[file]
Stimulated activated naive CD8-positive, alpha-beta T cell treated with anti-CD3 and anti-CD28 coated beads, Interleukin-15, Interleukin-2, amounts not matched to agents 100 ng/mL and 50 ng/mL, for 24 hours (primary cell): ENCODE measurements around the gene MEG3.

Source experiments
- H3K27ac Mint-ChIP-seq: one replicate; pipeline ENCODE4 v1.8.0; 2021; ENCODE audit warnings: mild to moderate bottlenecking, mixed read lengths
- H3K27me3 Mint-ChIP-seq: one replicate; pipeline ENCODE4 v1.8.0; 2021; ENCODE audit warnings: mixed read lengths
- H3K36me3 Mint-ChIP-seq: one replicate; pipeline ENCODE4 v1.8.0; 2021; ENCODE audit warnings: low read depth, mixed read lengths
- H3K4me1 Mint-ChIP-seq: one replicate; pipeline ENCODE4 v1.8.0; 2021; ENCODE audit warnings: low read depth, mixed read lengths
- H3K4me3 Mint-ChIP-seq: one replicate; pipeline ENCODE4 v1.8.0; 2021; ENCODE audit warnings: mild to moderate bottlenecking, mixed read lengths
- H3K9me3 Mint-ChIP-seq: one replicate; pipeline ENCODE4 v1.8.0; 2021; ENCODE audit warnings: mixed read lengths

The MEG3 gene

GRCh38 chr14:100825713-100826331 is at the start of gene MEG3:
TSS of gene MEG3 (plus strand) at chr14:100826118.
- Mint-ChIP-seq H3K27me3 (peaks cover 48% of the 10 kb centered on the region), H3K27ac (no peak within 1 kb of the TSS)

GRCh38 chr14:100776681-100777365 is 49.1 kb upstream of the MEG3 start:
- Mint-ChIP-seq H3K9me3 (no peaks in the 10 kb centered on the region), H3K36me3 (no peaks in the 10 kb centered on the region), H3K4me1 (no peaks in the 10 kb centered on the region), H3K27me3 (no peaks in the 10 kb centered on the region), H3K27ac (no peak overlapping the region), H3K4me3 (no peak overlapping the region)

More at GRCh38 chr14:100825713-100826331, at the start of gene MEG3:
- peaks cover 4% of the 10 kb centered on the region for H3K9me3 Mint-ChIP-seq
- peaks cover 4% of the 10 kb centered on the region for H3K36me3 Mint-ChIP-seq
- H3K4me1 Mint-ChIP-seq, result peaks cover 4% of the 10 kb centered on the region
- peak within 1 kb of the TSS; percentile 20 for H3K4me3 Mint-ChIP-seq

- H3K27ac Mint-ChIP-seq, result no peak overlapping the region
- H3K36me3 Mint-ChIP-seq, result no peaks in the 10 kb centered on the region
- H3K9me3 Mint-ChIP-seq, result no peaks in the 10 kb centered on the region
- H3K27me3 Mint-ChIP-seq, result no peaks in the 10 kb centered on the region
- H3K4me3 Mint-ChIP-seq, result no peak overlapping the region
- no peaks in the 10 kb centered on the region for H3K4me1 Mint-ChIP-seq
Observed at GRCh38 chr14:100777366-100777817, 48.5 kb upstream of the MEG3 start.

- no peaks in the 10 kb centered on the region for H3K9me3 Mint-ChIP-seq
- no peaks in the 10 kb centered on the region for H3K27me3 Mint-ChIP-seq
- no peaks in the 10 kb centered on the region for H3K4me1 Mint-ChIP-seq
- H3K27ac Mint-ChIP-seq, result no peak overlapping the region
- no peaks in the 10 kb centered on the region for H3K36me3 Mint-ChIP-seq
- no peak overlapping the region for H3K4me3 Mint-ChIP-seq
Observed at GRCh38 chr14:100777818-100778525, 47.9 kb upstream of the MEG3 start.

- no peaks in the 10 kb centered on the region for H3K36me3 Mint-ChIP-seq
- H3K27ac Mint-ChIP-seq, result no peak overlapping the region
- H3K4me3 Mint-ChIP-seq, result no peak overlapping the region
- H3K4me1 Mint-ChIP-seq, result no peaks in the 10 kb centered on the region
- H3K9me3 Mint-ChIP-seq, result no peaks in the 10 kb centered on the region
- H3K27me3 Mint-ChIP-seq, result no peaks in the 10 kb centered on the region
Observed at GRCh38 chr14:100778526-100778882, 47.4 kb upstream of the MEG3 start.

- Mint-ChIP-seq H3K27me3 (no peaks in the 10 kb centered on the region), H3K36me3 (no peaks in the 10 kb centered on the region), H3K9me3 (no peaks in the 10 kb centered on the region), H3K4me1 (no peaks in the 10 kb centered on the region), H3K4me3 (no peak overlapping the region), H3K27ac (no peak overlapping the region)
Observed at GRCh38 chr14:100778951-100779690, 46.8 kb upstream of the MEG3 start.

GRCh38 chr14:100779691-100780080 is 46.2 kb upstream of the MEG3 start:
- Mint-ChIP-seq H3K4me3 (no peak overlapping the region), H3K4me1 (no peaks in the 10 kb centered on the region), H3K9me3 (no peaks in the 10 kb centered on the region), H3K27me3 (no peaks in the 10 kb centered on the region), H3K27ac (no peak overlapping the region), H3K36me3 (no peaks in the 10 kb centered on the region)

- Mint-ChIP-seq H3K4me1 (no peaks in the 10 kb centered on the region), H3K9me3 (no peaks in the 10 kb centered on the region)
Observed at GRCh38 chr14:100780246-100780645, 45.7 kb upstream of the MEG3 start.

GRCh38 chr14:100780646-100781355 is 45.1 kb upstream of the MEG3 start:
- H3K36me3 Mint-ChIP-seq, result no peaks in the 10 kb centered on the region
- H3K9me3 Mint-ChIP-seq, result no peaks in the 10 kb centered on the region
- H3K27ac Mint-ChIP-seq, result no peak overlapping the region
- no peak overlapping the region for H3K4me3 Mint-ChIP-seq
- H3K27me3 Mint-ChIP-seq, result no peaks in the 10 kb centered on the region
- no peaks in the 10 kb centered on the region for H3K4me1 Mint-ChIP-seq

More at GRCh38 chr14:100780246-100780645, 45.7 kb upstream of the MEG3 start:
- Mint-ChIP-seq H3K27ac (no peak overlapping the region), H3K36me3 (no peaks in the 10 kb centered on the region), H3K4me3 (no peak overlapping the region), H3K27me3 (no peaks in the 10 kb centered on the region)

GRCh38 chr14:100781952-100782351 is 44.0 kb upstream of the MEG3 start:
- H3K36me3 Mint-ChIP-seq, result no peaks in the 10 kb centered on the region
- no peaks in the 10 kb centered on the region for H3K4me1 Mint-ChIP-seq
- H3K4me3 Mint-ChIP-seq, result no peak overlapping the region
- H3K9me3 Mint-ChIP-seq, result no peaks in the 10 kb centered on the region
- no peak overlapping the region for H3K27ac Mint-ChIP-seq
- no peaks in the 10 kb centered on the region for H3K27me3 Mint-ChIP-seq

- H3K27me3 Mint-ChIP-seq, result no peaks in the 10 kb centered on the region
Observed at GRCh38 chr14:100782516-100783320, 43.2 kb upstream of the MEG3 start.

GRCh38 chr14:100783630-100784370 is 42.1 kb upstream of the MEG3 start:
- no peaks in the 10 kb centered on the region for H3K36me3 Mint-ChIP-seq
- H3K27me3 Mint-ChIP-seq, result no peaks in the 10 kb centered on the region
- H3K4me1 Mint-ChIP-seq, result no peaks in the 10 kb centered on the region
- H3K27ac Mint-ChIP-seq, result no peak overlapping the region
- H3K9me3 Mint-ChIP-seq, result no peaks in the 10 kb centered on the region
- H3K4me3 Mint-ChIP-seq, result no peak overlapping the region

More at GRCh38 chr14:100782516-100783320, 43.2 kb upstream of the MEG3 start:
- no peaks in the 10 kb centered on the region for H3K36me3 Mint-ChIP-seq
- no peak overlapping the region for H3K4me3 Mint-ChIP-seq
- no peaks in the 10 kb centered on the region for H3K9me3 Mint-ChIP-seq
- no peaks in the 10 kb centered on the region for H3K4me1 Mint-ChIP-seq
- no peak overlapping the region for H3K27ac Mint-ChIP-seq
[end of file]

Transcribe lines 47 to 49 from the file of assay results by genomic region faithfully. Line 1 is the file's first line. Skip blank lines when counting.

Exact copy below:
GRCh38 chr14:100780646-100781355 is 45.1 kb upstream of the MEG3 start:
- H3K36me3 Mint-ChIP-seq, result no peaks in the 10 kb centered on the region
- H3K9me3 Mint-ChIP-seq, result no peaks in the 10 kb centered on the region